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Keep it Local Introduction

A Turning Tide

By Ed Wallis

Director of Policy and Engagement, Locality

How the tide is turning: away from outsourcing services at scale, towards unlocking the power of community.

There is a set of things that most people involved with public services now readily agree on. Rising demand and the increasingly complex nature of need have been placing services under huge strain. With these fundamental shifts happening at time of huge budget cuts – particularly at the local level – many of the services we rely on are facing crisis.

What has been much more contested is what the correct response should be. For local authorities, the dominant approach has been to scale up and standardise. So we’ve seen councils across the country seeking to drive down short-term costs by bundling up services into big outsourcing contracts, where large providers can deliver “one size fits all” services at the lowest price possible.

But while this may have provided councils with some immediate budgetary relief, it’s really been the opposite of what we need. It has doubled down on a transactional, market-driven mindset, which sees people as passive recipients of services rather than partners in care. As Locality’s groundbreaking report “Saving Money By Doing the Right Thing” highlighted back in 2014, too many public service systems “assess rather than understand; transact rather than build relationships; refer on rather than take responsibility; prescribe packages of activity rather than take the time to understand what improves a life”.

Ultimately, we’ve been throwing fuel on the fire of the complex demand challenge facing our public services, rather than stamping it out at source.

The growing Keep it Local movement

On the margins, however, other places have been experimenting with a different way. Instead of seeking solace in scale, they’ve been building strong partnerships with community organisations, sharing power, and maximising their local strengths.

Locality’s Keep it Local campaign has been supporting this approach for a number of years now. We’ve helped individual councils develop new ways of working to unlock the power in their communities. We’ve worked with community organisations across England to build sustainable community capacity and help them play a bigger role in local services. We’ve conducted action research with six local authorities to understand the challenges and opportunities presented by commissioning and procurement. We’ve produced a range of guides and toolkits to support people who want to go further in this Keep it Local journey.

Now what we’re finding – and what this collection of essays shows – is that a real shift is beginning to take place. The tide is turning. The margins are starting to become a movement.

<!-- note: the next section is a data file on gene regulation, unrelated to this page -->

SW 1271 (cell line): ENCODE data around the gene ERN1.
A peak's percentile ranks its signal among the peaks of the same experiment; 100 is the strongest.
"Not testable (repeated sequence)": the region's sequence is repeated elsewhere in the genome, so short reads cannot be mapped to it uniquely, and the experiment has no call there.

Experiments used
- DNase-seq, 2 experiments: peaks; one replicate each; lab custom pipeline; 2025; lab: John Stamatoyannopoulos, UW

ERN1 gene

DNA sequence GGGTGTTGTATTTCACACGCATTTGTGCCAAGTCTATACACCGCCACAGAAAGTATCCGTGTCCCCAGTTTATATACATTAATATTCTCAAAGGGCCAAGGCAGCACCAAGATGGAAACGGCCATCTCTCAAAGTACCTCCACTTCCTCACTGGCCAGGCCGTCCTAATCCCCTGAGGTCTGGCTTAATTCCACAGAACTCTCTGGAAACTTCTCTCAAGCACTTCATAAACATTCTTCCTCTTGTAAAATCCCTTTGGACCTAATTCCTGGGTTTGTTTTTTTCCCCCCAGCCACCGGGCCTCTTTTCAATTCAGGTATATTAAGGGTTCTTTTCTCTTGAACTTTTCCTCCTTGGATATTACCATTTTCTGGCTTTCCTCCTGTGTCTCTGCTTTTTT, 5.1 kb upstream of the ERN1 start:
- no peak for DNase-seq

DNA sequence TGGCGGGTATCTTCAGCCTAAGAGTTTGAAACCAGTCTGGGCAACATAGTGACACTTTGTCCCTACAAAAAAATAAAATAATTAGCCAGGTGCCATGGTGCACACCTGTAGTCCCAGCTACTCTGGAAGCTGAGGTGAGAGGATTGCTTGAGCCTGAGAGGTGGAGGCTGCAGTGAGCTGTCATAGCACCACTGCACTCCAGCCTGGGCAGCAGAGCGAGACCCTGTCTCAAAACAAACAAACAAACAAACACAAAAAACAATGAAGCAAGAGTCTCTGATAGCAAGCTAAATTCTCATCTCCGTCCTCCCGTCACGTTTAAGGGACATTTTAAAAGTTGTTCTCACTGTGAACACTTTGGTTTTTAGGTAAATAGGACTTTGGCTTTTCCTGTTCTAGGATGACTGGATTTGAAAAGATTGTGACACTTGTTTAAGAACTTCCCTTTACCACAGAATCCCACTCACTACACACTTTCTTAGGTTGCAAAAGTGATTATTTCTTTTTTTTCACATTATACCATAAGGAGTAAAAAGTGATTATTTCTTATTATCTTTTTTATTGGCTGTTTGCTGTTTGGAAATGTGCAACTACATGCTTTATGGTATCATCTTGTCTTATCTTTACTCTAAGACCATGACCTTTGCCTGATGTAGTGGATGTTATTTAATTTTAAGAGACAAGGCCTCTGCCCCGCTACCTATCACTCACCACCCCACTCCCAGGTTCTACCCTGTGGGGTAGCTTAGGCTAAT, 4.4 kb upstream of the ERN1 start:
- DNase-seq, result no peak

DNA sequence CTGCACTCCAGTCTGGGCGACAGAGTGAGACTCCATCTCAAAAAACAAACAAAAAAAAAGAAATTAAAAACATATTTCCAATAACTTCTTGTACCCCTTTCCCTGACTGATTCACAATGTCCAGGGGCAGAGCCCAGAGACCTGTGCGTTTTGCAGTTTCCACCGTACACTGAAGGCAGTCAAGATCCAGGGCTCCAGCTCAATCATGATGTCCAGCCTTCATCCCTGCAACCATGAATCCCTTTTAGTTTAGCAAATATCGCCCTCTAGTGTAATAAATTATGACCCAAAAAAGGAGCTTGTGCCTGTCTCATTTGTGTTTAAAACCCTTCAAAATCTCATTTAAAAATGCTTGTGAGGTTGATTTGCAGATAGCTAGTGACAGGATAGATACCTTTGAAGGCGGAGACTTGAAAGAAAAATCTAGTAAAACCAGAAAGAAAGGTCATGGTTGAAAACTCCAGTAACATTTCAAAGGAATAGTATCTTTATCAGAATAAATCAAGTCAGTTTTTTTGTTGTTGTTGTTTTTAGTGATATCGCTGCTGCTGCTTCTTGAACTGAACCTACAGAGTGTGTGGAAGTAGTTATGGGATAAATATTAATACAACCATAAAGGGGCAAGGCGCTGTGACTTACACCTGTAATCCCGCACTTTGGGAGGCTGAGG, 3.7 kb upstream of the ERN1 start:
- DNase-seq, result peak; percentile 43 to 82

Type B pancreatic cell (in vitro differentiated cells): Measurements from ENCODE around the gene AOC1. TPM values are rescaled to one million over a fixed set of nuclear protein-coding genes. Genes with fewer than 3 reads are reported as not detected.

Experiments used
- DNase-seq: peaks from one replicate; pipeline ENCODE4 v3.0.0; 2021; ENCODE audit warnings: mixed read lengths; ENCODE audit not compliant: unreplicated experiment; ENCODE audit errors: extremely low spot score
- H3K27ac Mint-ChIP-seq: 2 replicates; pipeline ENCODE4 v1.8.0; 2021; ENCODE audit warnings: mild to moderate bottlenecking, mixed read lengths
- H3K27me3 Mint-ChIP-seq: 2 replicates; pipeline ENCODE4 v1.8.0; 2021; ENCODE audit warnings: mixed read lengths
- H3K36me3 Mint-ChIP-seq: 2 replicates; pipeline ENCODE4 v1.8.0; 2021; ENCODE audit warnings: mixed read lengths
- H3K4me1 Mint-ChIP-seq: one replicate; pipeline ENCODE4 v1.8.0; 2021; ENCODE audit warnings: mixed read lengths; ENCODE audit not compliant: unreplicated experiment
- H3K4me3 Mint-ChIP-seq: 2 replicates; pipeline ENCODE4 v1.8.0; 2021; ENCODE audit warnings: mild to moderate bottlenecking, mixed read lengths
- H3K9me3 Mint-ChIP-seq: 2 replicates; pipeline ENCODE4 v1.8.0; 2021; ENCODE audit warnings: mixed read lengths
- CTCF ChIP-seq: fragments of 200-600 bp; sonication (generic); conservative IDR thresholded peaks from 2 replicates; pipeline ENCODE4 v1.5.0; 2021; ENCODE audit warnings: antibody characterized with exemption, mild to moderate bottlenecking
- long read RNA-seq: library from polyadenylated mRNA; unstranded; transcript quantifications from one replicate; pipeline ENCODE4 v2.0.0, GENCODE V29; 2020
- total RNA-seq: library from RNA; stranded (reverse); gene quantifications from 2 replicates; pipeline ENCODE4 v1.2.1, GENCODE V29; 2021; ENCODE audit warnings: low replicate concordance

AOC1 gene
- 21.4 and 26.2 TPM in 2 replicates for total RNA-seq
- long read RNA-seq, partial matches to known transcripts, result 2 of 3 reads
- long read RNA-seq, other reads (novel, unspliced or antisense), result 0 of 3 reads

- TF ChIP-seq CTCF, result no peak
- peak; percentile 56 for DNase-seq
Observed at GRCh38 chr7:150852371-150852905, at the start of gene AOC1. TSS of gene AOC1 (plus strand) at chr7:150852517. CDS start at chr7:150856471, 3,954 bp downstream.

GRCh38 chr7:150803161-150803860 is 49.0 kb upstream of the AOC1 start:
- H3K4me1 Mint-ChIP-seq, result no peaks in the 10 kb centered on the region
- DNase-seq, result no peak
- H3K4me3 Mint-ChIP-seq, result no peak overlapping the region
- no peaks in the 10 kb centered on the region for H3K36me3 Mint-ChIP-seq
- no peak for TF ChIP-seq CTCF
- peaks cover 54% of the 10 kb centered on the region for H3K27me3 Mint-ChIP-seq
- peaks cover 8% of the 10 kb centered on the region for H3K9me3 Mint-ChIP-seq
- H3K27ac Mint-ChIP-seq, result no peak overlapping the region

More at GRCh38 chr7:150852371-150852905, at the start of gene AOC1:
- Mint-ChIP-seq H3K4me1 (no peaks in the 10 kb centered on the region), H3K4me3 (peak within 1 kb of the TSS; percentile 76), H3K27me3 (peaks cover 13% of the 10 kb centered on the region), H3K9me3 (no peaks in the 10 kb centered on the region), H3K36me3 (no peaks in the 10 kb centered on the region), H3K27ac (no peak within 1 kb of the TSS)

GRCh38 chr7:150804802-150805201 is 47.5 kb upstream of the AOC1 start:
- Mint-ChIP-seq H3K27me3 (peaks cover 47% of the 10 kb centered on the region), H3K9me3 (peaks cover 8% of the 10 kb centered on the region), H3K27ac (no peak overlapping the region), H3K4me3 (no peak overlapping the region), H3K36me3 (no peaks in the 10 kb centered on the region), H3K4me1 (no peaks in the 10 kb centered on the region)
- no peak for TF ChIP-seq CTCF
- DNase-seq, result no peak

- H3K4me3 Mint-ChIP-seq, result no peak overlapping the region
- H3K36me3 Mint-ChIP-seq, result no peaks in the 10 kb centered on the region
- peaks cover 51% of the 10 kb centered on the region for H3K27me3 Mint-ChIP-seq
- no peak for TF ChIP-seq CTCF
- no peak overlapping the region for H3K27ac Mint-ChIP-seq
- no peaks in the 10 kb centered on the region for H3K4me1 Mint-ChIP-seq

Why the tide is turning

Partly this a recognition that the trend towards scale hasn’t worked. We call this “scale fail”: big contracts that have not delivered either the quality of service or savings promised, have proved inflexible to the changing nature of local need, or have ended in expensive legal proceedings when things have gone wrong.

It has also been accelerated by Carillion’s collapse and the increasing spotlight on the entire outsourcing market. Suddenly having one big contract with one big provider doesn’t seem such a risk-free bet.

But fundamentally it’s being driven by a growing understanding that the Keep it Local approach is the right answer at the right time. The complex, long-term nature of our big social problems means they can’t be solved by top-down plans or simple market incentives. Instead, they require deep and lasting relationships to be forged, with power widely dispersed and services joined-up around the distinct needs of every person.

Local areas have experts in exactly this on their own doorsteps: their local community organisations and small charities. These organisations are locally rooted and trusted, and there for the long term. They have strong existing relationships with local people, especially with those whom public services traditionally struggle to connect with. They are multi-purpose organisations that can respond flexibly and provide services which are tailored to the individual.

Bureaucratic commissioning processes and big contracts have been preventing these organisations from participating in local services. The Keep it Local approach turns this on its head, with the starting point being how to build a partnership that unlocks this “power of community”.

We believe that doing so means, first and foremost, better, more responsive services for local people. But not only can this have a transformative effect on the lives of individual service users, it’s the way to reduce long term pressure in the system by tackling underlying issues at source.